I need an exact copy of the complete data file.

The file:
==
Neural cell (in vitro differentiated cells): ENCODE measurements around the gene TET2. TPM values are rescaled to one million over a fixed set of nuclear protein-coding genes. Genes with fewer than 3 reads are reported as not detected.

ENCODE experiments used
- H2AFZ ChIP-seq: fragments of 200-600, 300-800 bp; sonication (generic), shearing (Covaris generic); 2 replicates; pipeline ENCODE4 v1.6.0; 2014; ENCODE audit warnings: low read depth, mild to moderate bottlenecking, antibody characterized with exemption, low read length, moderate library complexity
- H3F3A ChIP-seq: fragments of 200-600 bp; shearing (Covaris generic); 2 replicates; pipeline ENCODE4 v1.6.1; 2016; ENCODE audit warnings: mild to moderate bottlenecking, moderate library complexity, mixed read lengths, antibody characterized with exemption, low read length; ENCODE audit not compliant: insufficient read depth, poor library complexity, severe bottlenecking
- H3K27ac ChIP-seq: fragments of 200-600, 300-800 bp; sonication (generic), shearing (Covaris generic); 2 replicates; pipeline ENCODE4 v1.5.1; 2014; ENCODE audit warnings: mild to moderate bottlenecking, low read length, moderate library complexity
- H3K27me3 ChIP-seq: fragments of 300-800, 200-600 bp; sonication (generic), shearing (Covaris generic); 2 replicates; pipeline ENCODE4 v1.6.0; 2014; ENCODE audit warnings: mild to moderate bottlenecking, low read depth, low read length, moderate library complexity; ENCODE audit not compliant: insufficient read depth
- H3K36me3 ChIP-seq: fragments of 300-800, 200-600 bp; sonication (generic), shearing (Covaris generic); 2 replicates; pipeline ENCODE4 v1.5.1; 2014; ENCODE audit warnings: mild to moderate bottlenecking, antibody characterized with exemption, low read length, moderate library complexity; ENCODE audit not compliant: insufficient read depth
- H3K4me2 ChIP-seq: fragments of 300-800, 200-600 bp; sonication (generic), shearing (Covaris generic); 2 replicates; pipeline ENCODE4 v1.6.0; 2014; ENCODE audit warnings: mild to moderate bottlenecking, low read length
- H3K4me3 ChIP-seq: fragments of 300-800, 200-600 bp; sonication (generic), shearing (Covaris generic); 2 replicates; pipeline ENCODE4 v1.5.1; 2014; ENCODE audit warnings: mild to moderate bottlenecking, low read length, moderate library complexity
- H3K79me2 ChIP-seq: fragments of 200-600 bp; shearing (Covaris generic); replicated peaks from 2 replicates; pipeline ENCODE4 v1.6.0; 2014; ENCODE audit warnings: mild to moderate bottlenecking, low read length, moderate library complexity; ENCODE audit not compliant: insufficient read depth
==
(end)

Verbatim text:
Neural cell (in vitro differentiated cells): ENCODE measurements around the gene TET2. TPM values are rescaled to one million over a fixed set of nuclear protein-coding genes. Genes with fewer than 3 reads are reported as not detected.

ENCODE experiments used
- H2AFZ ChIP-seq: fragments of 200-600, 300-800 bp; sonication (generic), shearing (Covaris generic); 2 replicates; pipeline ENCODE4 v1.6.0; 2014; ENCODE audit warnings: low read depth, mild to moderate bottlenecking, antibody characterized with exemption, low read length, moderate library complexity
- H3F3A ChIP-seq: fragments of 200-600 bp; shearing (Covaris generic); 2 replicates; pipeline ENCODE4 v1.6.1; 2016; ENCODE audit warnings: mild to moderate bottlenecking, moderate library complexity, mixed read lengths, antibody characterized with exemption, low read length; ENCODE audit not compliant: insufficient read depth, poor library complexity, severe bottlenecking
- H3K27ac ChIP-seq: fragments of 200-600, 300-800 bp; sonication (generic), shearing (Covaris generic); 2 replicates; pipeline ENCODE4 v1.5.1; 2014; ENCODE audit warnings: mild to moderate bottlenecking, low read length, moderate library complexity
- H3K27me3 ChIP-seq: fragments of 300-800, 200-600 bp; sonication (generic), shearing (Covaris generic); 2 replicates; pipeline ENCODE4 v1.6.0; 2014; ENCODE audit warnings: mild to moderate bottlenecking, low read depth, low read length, moderate library complexity; ENCODE audit not compliant: insufficient read depth
- H3K36me3 ChIP-seq: fragments of 300-800, 200-600 bp; sonication (generic), shearing (Covaris generic); 2 replicates; pipeline ENCODE4 v1.5.1; 2014; ENCODE audit warnings: mild to moderate bottlenecking, antibody characterized with exemption, low read length, moderate library complexity; ENCODE audit not compliant: insufficient read depth
- H3K4me2 ChIP-seq: fragments of 300-800, 200-600 bp; sonication (generic), shearing (Covaris generic); 2 replicates; pipeline ENCODE4 v1.6.0; 2014; ENCODE audit warnings: mild to moderate bottlenecking, low read length
- H3K4me3 ChIP-seq: fragments of 300-800, 200-600 bp; sonication (generic), shearing (Covaris generic); 2 replicates; pipeline ENCODE4 v1.5.1; 2014; ENCODE audit warnings: mild to moderate bottlenecking, low read length, moderate library complexity
- H3K79me2 ChIP-seq: fragments of 200-600 bp; shearing (Covaris generic); replicated peaks from 2 replicates; pipeline ENCODE4 v1.6.0; 2014; ENCODE audit warnings: mild to moderate bottlenecking, low read length, moderate library complexity; ENCODE audit not compliant: insufficient read depth